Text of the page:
November 17, 2023
The Palladium, London
It was back in 2019 that Dave Stewart first performed his ‘Eurythmics Songbook’ show at London’s Royal Festival Hall, taking almost five years for him to finally reconvene his superb cast of players and take the concert on the road.
Arriving in London following shows across the continent – and a homecoming gig in Sunderland a week prior – it’s an ominous start to the evening with its leading man notably absent from the ensemble on stage and the spotlight instead on the all-female cast of musicians who bring the catalogue to life.
Among them are three vocalists – Australian singer-songwriter Vanessa Amorosi, Warrington-born vocalist RAHH, and his daughter (Annie Lennox’s goddaughter), Kaya Stewart – who collectively inject all of their being into the duo’s repertoire, each playing to their own strengths to bring a contemporary edge to the material while maintaining its authenticity.
Billed as a 40th anniversary of their breakthrough LP, the mighty ‘Sweet Dreams (Are Made Of This)’ (1983), its title song in fact closed the show, which included hits from most albums in the Eurythmics catalogue, from 1981’s ‘In The Garden’ (opening number Never Gonna Cry Again) to 1999’s I Saved The World Today from final studio album, ‘Peace’.
As such, the opening half of the evening was something of a slow burn, with an initially subdued audience largely silent throughout Kaya’s opening performance of Never Gonna Cry Again / The Walk, before Stewart entered the spotlight from the side of the stage to This City Never Sleeps, appearing as the ringleader of his travelling musical circus.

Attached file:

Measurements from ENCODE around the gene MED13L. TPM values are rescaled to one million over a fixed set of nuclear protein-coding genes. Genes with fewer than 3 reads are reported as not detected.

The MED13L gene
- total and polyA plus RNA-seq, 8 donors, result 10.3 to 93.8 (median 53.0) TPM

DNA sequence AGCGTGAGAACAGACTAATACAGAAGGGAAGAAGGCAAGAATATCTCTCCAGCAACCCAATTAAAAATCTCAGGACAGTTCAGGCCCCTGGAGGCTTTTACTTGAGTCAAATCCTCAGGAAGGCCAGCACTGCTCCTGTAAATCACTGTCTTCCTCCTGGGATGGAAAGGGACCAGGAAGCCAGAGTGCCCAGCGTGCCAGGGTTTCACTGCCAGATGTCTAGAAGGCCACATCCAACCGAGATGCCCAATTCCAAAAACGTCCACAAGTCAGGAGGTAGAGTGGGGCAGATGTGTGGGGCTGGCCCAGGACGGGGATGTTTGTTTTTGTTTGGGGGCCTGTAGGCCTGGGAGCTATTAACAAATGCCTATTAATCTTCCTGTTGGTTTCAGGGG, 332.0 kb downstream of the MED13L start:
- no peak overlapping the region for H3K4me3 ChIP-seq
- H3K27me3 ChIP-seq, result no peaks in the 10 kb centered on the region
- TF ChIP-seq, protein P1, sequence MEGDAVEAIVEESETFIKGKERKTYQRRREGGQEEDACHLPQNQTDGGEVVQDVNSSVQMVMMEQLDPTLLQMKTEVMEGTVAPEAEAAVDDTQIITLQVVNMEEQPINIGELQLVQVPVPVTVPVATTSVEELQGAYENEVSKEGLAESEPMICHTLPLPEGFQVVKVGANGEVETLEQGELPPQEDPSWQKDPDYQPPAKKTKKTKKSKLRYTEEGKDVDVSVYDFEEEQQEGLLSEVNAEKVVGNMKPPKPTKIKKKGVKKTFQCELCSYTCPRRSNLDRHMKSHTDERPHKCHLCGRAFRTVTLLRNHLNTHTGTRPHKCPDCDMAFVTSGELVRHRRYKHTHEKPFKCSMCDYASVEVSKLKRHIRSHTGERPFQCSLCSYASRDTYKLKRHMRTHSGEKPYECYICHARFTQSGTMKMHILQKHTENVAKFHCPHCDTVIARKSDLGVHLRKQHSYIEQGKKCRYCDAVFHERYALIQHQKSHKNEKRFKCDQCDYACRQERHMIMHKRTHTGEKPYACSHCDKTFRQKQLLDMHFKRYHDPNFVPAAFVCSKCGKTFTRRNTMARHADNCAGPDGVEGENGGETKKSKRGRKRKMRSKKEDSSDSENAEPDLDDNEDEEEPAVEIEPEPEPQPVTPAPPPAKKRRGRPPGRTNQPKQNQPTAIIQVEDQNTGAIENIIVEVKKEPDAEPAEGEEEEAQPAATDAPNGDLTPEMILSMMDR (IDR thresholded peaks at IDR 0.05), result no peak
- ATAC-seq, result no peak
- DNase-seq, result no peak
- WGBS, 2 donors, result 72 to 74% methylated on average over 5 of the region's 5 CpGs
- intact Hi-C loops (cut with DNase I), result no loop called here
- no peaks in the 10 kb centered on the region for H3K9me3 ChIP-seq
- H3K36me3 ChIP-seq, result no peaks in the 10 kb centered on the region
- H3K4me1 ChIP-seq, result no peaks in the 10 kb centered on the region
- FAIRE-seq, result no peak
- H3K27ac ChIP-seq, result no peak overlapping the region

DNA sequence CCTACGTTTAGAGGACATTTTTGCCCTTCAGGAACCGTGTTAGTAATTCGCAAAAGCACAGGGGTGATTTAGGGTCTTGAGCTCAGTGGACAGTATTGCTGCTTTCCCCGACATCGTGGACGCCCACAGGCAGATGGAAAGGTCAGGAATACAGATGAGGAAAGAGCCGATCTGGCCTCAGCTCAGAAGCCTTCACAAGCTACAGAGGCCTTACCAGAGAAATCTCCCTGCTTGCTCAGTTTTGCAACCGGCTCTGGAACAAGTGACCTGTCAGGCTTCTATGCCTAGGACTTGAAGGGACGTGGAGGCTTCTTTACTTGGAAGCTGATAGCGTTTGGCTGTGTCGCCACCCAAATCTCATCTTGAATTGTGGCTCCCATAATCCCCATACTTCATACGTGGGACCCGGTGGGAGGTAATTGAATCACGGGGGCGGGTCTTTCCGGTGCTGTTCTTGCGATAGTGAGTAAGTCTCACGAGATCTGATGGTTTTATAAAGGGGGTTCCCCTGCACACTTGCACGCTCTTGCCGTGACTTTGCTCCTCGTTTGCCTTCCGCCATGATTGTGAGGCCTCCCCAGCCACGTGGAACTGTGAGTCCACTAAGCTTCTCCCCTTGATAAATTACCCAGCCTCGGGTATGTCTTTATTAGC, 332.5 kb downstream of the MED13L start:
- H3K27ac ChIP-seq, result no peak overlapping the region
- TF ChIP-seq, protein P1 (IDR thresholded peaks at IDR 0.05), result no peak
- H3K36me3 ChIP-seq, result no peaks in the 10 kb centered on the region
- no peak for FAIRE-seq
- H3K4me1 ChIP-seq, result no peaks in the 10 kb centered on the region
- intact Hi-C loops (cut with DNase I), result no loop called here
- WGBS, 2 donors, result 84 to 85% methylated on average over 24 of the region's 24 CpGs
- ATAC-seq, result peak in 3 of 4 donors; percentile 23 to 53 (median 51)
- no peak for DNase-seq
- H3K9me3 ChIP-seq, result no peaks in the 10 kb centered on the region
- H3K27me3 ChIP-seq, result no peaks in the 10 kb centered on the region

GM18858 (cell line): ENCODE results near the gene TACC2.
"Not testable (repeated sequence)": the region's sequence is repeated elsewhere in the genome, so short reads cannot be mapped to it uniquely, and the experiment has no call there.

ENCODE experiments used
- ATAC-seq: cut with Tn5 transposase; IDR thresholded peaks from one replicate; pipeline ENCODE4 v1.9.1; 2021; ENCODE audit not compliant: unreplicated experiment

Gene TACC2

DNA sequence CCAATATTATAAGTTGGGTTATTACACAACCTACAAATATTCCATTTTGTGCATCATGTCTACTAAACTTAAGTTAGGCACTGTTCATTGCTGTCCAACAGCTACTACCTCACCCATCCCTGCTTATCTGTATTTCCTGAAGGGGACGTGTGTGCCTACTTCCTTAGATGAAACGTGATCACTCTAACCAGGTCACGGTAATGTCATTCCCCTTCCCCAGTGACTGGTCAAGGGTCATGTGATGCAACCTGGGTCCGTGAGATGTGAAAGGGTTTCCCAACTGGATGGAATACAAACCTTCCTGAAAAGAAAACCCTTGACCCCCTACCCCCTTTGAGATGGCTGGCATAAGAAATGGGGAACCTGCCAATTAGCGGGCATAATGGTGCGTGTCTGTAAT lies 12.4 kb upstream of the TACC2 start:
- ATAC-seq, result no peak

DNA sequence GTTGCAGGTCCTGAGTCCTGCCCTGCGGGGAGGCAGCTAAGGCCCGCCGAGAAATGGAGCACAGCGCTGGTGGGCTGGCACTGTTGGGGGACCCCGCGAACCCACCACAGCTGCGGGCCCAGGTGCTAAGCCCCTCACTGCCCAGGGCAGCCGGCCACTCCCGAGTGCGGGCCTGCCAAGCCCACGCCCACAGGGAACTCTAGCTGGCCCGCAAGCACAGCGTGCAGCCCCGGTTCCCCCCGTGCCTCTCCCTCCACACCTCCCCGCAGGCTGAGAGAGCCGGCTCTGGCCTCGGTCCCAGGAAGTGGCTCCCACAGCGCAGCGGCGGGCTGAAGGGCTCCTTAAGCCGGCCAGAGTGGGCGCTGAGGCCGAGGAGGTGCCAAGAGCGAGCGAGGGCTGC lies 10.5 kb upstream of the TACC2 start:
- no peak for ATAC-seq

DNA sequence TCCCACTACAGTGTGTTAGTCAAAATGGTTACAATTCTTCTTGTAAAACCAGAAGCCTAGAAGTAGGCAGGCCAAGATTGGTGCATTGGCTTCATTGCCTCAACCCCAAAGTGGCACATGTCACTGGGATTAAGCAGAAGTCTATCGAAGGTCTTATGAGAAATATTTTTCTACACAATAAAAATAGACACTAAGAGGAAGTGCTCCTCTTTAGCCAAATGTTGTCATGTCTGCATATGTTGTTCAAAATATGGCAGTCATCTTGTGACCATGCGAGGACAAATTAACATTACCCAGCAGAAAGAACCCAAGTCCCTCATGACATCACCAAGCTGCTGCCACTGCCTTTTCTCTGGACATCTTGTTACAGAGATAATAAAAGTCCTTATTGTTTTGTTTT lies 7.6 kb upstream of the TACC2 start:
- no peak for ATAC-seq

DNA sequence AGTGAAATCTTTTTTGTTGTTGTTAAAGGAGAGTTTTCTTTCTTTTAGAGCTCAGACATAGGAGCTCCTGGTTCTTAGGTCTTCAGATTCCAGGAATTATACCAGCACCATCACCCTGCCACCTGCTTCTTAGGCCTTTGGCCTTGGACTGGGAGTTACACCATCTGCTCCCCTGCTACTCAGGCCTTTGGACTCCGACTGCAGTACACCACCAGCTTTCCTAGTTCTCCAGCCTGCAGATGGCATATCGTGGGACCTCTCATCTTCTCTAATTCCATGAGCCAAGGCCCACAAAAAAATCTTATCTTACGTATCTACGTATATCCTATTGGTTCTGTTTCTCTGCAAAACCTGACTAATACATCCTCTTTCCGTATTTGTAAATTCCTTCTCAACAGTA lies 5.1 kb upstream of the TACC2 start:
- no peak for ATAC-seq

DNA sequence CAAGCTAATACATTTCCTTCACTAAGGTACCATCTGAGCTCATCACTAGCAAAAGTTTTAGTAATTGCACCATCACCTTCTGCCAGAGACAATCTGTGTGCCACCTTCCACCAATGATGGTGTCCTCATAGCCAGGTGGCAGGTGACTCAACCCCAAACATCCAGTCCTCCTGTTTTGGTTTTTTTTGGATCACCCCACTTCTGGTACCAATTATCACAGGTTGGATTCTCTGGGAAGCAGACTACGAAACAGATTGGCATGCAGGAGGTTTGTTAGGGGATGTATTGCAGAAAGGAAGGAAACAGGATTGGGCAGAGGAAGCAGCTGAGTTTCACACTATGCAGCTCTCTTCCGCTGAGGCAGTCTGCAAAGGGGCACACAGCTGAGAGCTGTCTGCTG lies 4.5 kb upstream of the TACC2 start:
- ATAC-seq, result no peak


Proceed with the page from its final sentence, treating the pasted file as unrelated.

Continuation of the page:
Each vocalist played their part; the father-daughter bond between Stewart and Kaya was clear to see and her musicality clearly passed on from her chart-topping dad, with her rendition of I Saved The World Today – which “was written in 45 minutes” and “very apt in this moment in time” – a standout, while RAHH lent a rockier edge to anthems such as Here Comes The Rain Again and Missionary Man. But it was Amorosi who stole the show with a standout vocal, bringing the room to life with early cuts I Need A Man and Who’s That Girl, and leading singalong moments later in the show with the double-hit of Thorn In My Side and When Tomorrow Comes.
Having retired from touring, Lennox – who last performed with her former bandmate during their 2022 Rock And Roll Hall Of Fame induction – was naturally missed from the show, and when it seemed for a second that she could make a surprise appearance towards the end of the set, Stewart instead welcomed Beverley Knight to the stage for a powerhouse rendition of the Aretha Franklin collaboration, Sisters Are Doin’ It For Themselves.
The soul star stuck around for the final number, Sweet Dreams (Are Made Of This), riffing off the girls’ tight harmonies and proving that decades on from its release, it remains the ultimate party piece.
There’s no denying that everyone on stage was more than qualified to perform the Eurythmics songbook and come the end of the show, there wasn’t a person in the house who believed otherwise, despite having such hefty shoes to fill. The set could be reworked to not be so top heavy and for a musician known for documenting so much of his life on camera, a little more archive footage would could have gelled the show together even more, but as a tribute to one of the greatest pop duo’s of all time Stewart’s band did a cracking job.